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Abstract Details

Tolosa Hunt Syndrome, A Variant of Neuroinflammation: A Case Report
Multiple Sclerosis
P14 - Poster Session 14 (11:45 AM-12:45 PM)
THS is rare, its pathophysiology involves granulomatous deposition along epithelioid and giant cells leading to inflammation of affected tissues. Its dramatic presentation and clinical features can often be narrowed down to vascular, neoplastic, or inflammatory conditions, which could be differentiated by biopsy.
Tolosa Hunt Syndrome (THS) is an idiopathic inflammatory condition presenting with multiple unilateral cranial nerve deficits and pain typically localized to the septa and cavernous sinus wall. The differential can be broad, oftentimes requiring extensive workup. This case presentation offers a streamlined approach to diagnosis and treatment while providing meaningful background knowledge.

A 27-year-old male presented with Left eye pain, ptosis, ophthalmoplegia, facial paresthesias, and unrelenting severe headaches. He was previously seen and treated for meningoencephalitis after neuroimaging revealed right frontal dural enhancement, but was discharged after a negative infectious workup. Symptoms progressed with examination now revealing complete cranial nerve III, IV, V1, V2, and VI palsies.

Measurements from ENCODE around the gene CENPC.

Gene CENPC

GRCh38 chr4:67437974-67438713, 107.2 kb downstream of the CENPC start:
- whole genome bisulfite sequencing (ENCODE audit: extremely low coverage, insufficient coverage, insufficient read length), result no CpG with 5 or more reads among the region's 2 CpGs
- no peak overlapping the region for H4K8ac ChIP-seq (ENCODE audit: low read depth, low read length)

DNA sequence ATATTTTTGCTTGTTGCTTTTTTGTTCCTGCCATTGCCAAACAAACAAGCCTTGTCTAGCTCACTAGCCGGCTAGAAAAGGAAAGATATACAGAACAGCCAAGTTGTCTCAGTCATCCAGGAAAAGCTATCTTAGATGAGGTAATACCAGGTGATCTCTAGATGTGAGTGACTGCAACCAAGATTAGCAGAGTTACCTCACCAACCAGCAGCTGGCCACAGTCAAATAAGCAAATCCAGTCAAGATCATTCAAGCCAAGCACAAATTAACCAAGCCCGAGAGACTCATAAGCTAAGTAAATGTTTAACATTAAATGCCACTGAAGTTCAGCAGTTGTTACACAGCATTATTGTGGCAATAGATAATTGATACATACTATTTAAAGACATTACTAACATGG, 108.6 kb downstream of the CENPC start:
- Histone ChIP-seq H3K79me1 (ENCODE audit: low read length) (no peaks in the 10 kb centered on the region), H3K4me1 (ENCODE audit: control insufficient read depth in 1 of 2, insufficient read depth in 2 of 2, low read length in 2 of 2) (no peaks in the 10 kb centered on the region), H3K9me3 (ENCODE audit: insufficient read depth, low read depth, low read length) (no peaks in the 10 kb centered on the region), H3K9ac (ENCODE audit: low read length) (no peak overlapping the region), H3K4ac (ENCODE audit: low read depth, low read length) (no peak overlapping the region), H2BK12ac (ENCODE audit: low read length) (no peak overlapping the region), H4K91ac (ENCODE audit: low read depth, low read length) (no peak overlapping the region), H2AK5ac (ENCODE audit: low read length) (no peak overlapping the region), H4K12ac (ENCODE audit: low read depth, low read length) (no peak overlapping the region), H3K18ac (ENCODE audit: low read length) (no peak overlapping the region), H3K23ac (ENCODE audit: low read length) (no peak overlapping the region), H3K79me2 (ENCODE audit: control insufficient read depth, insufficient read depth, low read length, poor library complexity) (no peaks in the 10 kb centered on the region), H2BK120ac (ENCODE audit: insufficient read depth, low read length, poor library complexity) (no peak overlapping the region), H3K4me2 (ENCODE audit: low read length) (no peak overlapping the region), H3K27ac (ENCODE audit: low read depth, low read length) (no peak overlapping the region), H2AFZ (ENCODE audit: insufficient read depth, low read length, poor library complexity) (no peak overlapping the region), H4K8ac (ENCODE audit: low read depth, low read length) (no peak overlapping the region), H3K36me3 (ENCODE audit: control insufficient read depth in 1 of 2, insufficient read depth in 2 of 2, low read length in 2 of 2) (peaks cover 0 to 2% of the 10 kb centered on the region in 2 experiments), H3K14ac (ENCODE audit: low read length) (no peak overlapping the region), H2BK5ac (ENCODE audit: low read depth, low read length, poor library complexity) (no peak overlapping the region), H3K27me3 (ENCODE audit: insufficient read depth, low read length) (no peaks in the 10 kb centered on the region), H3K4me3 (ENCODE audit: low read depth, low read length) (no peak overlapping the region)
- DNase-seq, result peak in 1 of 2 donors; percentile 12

MRI/MRA/MRV revealed pachymeningeal enhancement and thickening of the left middle fossa, cavernous sinus, tentorium, and orbital apex, but no vascular abnormalities. CT chest/abdomen/pelvis revealed an indeterminate renal lobulation, Ophthalmologic exam was normal, and CSF studies were benign. A left middle cranial fossa biopsy later revealed aggregates of inflammatory histiocytes, T-cells, plasma and B-cells clustered around nerves and inside endoneurium. ACE levels later returned normal.

He underwent a 5-day course of high-dose steroids, followed by a prolonged oral taper. On day two, extraocular movements, ptosis, and pain were improved. By two months, he had ameliorated cranial nerve function and reduction in dural enhancement and thickening. 

While most cases of THS are non-relapsing and responsive to steroids, some cases require second-line systemic immunosuppressants or focal radiation, both of which require a biopsy-proven diagnosis. Should location be amenable, we recommend pursuing early biopsy, with subsequent high-dose glucocorticoid treatment for timely diagnosis and treatment.

Jonathon Chon Teng Chio, PhD (Tulane University School Of Medicine)
Dr. Chio has nothing to disclose.
Marc Gebara Mr. Gebara has nothing to disclose.
Sorleen Trevino, MD (Tulane Neurology) Dr. Trevino has nothing to disclose.
Elizabeth Crabtree-Hartman, MD (Tulane University School of Medicine) Dr. Crabtree-Hartman has nothing to disclose.